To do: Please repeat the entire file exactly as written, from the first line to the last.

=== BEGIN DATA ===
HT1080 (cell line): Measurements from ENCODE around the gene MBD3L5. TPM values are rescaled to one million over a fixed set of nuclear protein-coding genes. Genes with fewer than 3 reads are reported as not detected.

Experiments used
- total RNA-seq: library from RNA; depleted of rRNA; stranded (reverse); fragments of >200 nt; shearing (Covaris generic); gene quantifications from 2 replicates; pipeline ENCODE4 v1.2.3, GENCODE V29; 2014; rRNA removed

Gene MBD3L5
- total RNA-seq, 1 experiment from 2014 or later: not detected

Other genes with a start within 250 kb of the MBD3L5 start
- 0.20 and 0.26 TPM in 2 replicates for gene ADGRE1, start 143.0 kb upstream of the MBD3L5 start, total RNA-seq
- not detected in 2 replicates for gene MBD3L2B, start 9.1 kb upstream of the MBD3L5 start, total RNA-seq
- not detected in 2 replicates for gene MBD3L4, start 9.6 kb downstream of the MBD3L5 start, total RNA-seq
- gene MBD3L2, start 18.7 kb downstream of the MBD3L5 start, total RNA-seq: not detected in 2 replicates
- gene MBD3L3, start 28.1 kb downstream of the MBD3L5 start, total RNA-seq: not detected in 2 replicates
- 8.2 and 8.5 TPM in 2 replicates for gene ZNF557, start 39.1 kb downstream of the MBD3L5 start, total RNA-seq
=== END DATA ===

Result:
HT1080 (cell line): Measurements from ENCODE around the gene MBD3L5. TPM values are rescaled to one million over a fixed set of nuclear protein-coding genes. Genes with fewer than 3 reads are reported as not detected.

Experiments used
- total RNA-seq: library from RNA; depleted of rRNA; stranded (reverse); fragments of >200 nt; shearing (Covaris generic); gene quantifications from 2 replicates; pipeline ENCODE4 v1.2.3, GENCODE V29; 2014; rRNA removed

Gene MBD3L5
- total RNA-seq, 1 experiment from 2014 or later: not detected

Other genes with a start within 250 kb of the MBD3L5 start
- 0.20 and 0.26 TPM in 2 replicates for gene ADGRE1, start 143.0 kb upstream of the MBD3L5 start, total RNA-seq
- not detected in 2 replicates for gene MBD3L2B, start 9.1 kb upstream of the MBD3L5 start, total RNA-seq
- not detected in 2 replicates for gene MBD3L4, start 9.6 kb downstream of the MBD3L5 start, total RNA-seq
- gene MBD3L2, start 18.7 kb downstream of the MBD3L5 start, total RNA-seq: not detected in 2 replicates
- gene MBD3L3, start 28.1 kb downstream of the MBD3L5 start, total RNA-seq: not detected in 2 replicates
- 8.2 and 8.5 TPM in 2 replicates for gene ZNF557, start 39.1 kb downstream of the MBD3L5 start, total RNA-seq